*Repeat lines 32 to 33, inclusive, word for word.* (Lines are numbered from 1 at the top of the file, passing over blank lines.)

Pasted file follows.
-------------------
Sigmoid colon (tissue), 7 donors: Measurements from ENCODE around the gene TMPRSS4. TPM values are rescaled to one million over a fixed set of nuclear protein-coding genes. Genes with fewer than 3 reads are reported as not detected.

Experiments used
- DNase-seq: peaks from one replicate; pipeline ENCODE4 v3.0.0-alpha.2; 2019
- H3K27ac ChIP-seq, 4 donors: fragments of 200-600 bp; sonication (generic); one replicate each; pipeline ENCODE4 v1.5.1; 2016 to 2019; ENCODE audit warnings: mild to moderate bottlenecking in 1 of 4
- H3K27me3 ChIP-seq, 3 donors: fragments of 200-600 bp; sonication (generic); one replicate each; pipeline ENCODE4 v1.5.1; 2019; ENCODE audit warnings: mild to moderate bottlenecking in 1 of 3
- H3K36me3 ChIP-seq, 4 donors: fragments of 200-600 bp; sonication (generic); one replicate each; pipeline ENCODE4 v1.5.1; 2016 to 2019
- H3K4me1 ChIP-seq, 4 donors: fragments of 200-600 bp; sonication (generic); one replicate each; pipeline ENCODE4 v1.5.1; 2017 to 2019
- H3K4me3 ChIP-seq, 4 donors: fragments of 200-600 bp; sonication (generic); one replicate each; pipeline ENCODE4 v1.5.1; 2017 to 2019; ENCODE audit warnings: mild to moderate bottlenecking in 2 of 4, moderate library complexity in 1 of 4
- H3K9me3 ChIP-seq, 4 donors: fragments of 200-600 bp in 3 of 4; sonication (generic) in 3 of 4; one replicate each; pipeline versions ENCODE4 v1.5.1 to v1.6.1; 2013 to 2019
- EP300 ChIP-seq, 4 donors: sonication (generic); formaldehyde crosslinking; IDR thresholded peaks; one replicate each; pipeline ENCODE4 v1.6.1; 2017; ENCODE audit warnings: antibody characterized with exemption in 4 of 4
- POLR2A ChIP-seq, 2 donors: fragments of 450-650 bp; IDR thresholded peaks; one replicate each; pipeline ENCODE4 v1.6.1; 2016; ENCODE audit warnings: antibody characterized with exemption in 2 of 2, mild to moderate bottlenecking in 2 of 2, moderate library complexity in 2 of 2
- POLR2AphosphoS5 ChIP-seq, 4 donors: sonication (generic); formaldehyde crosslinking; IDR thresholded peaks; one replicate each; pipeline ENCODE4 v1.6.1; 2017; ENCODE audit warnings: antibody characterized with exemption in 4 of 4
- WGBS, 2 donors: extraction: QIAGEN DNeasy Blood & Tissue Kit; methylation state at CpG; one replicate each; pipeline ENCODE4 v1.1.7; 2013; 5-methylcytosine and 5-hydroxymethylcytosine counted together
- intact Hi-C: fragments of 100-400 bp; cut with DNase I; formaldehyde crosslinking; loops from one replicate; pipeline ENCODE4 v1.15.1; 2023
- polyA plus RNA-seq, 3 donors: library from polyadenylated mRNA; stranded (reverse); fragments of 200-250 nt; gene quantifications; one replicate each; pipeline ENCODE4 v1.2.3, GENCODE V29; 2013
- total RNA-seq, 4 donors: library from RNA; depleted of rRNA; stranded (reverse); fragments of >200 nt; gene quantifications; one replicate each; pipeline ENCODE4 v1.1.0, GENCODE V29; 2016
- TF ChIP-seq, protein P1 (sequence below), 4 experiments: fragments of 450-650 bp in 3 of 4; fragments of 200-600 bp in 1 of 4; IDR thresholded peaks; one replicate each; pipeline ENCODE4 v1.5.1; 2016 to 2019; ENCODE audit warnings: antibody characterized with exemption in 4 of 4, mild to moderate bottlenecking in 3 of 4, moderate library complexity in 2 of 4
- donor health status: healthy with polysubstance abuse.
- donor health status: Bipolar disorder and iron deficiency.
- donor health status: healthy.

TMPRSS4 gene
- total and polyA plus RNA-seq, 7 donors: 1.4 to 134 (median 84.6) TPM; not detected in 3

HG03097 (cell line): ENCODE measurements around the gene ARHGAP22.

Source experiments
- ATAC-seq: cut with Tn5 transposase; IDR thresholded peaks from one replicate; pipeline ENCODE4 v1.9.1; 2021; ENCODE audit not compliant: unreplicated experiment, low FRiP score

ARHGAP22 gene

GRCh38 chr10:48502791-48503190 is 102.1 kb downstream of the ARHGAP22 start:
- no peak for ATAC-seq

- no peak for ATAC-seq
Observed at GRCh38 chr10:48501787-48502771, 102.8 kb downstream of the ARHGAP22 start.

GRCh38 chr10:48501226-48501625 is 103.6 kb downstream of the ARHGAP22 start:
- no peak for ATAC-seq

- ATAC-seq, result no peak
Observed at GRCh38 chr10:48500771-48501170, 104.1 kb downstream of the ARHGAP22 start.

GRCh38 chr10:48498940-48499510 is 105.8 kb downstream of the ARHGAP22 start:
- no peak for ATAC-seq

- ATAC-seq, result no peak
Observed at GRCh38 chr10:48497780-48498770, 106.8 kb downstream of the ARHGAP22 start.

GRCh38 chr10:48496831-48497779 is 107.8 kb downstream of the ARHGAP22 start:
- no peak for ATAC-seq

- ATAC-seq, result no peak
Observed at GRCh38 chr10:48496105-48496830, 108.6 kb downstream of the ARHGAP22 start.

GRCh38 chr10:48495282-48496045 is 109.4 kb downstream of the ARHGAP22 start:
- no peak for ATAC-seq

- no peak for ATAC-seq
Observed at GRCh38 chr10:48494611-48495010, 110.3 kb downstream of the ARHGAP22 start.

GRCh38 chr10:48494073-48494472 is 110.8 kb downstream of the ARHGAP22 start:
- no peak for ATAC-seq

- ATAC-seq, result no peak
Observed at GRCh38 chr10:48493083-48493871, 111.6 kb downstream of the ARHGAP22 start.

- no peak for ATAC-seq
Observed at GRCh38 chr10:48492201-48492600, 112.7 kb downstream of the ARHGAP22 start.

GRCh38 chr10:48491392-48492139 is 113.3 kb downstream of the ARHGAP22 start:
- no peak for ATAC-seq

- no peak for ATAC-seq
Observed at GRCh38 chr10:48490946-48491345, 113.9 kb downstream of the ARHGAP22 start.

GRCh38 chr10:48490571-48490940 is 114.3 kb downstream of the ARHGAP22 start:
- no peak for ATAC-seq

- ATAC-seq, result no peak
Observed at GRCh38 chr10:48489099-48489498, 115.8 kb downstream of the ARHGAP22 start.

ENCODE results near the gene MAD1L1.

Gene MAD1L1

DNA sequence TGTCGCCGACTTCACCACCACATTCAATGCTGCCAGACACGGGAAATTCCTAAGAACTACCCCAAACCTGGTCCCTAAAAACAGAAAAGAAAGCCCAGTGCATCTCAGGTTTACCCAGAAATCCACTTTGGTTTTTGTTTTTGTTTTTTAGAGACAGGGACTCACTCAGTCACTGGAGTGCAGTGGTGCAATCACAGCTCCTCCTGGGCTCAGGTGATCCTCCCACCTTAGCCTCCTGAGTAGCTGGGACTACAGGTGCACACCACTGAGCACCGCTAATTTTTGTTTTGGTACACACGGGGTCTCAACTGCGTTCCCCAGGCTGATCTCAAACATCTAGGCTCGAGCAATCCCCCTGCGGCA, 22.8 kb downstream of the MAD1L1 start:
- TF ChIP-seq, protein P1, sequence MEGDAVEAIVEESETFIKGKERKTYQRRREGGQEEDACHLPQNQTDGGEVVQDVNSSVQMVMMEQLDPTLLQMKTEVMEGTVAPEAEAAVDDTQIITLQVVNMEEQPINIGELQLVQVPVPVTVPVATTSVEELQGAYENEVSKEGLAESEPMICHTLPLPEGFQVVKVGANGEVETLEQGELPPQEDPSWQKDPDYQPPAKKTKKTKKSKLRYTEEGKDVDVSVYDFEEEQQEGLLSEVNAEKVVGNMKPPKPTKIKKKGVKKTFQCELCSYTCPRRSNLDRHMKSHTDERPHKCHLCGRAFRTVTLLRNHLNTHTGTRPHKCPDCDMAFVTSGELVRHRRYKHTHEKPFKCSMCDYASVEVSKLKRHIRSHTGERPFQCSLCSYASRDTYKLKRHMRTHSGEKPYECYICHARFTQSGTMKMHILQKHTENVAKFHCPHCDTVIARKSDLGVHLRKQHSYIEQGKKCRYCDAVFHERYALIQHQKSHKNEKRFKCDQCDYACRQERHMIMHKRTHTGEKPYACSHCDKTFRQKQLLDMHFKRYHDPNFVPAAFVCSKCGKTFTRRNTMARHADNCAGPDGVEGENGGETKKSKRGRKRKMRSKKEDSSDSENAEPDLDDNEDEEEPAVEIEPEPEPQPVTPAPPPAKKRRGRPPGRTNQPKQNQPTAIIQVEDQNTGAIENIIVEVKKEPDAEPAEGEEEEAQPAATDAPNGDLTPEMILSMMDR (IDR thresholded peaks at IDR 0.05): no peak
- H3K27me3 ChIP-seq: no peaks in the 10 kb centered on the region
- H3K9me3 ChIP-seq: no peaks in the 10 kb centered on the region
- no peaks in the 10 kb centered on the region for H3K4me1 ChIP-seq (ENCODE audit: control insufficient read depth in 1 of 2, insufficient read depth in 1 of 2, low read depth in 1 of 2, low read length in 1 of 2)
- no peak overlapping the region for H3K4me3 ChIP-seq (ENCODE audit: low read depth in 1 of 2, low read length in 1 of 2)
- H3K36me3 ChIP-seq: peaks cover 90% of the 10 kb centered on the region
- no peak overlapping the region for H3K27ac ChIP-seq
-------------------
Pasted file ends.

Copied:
- no peak for ATAC-seq

- ATAC-seq, result no peak